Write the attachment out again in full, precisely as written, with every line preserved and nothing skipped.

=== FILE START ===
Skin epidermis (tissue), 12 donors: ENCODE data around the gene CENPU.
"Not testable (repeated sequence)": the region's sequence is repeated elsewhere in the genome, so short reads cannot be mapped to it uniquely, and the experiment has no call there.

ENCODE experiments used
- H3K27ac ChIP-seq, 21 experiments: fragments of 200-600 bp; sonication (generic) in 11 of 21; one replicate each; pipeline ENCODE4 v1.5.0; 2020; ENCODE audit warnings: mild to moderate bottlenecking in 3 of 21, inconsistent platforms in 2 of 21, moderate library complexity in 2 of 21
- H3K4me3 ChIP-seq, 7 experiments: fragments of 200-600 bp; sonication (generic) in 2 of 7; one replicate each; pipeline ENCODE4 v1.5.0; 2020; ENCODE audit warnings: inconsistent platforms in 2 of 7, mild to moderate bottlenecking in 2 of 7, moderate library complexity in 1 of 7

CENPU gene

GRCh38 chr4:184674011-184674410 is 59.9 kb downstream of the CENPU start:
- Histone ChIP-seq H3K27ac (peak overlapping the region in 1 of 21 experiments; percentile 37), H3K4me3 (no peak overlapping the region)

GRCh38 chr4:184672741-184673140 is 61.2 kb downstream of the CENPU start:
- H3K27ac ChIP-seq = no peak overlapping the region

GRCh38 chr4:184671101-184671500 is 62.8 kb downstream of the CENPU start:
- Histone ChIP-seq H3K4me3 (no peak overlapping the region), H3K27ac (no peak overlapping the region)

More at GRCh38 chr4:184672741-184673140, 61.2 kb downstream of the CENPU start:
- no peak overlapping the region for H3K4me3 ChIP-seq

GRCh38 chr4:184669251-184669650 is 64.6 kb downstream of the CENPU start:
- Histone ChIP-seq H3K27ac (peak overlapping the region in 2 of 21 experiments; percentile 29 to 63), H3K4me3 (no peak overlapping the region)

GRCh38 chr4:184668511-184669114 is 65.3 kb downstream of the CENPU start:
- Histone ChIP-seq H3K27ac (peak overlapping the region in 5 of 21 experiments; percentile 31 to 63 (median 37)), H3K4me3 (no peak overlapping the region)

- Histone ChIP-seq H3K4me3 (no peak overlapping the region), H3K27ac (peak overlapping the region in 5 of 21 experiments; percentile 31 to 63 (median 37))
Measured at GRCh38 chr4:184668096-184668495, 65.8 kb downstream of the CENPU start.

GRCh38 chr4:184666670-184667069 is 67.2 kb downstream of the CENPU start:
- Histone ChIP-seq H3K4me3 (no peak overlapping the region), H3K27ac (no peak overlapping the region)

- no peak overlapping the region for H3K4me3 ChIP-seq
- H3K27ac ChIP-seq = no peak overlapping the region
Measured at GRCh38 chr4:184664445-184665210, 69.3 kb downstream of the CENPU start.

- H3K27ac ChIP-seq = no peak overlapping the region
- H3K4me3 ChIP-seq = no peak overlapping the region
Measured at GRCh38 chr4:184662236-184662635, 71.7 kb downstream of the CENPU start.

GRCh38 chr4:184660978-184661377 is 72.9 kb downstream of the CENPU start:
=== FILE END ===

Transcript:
Skin epidermis (tissue), 12 donors: ENCODE data around the gene CENPU.
"Not testable (repeated sequence)": the region's sequence is repeated elsewhere in the genome, so short reads cannot be mapped to it uniquely, and the experiment has no call there.

ENCODE experiments used
- H3K27ac ChIP-seq, 21 experiments: fragments of 200-600 bp; sonication (generic) in 11 of 21; one replicate each; pipeline ENCODE4 v1.5.0; 2020; ENCODE audit warnings: mild to moderate bottlenecking in 3 of 21, inconsistent platforms in 2 of 21, moderate library complexity in 2 of 21
- H3K4me3 ChIP-seq, 7 experiments: fragments of 200-600 bp; sonication (generic) in 2 of 7; one replicate each; pipeline ENCODE4 v1.5.0; 2020; ENCODE audit warnings: inconsistent platforms in 2 of 7, mild to moderate bottlenecking in 2 of 7, moderate library complexity in 1 of 7

CENPU gene

GRCh38 chr4:184674011-184674410 is 59.9 kb downstream of the CENPU start:
- Histone ChIP-seq H3K27ac (peak overlapping the region in 1 of 21 experiments; percentile 37), H3K4me3 (no peak overlapping the region)

GRCh38 chr4:184672741-184673140 is 61.2 kb downstream of the CENPU start:
- H3K27ac ChIP-seq = no peak overlapping the region

GRCh38 chr4:184671101-184671500 is 62.8 kb downstream of the CENPU start:
- Histone ChIP-seq H3K4me3 (no peak overlapping the region), H3K27ac (no peak overlapping the region)

More at GRCh38 chr4:184672741-184673140, 61.2 kb downstream of the CENPU start:
- no peak overlapping the region for H3K4me3 ChIP-seq

GRCh38 chr4:184669251-184669650 is 64.6 kb downstream of the CENPU start:
- Histone ChIP-seq H3K27ac (peak overlapping the region in 2 of 21 experiments; percentile 29 to 63), H3K4me3 (no peak overlapping the region)

GRCh38 chr4:184668511-184669114 is 65.3 kb downstream of the CENPU start:
- Histone ChIP-seq H3K27ac (peak overlapping the region in 5 of 21 experiments; percentile 31 to 63 (median 37)), H3K4me3 (no peak overlapping the region)

- Histone ChIP-seq H3K4me3 (no peak overlapping the region), H3K27ac (peak overlapping the region in 5 of 21 experiments; percentile 31 to 63 (median 37))
Measured at GRCh38 chr4:184668096-184668495, 65.8 kb downstream of the CENPU start.

GRCh38 chr4:184666670-184667069 is 67.2 kb downstream of the CENPU start:
- Histone ChIP-seq H3K4me3 (no peak overlapping the region), H3K27ac (no peak overlapping the region)

- no peak overlapping the region for H3K4me3 ChIP-seq
- H3K27ac ChIP-seq = no peak overlapping the region
Measured at GRCh38 chr4:184664445-184665210, 69.3 kb downstream of the CENPU start.

- H3K27ac ChIP-seq = no peak overlapping the region
- H3K4me3 ChIP-seq = no peak overlapping the region
Measured at GRCh38 chr4:184662236-184662635, 71.7 kb downstream of the CENPU start.

GRCh38 chr4:184660978-184661377 is 72.9 kb downstream of the CENPU start: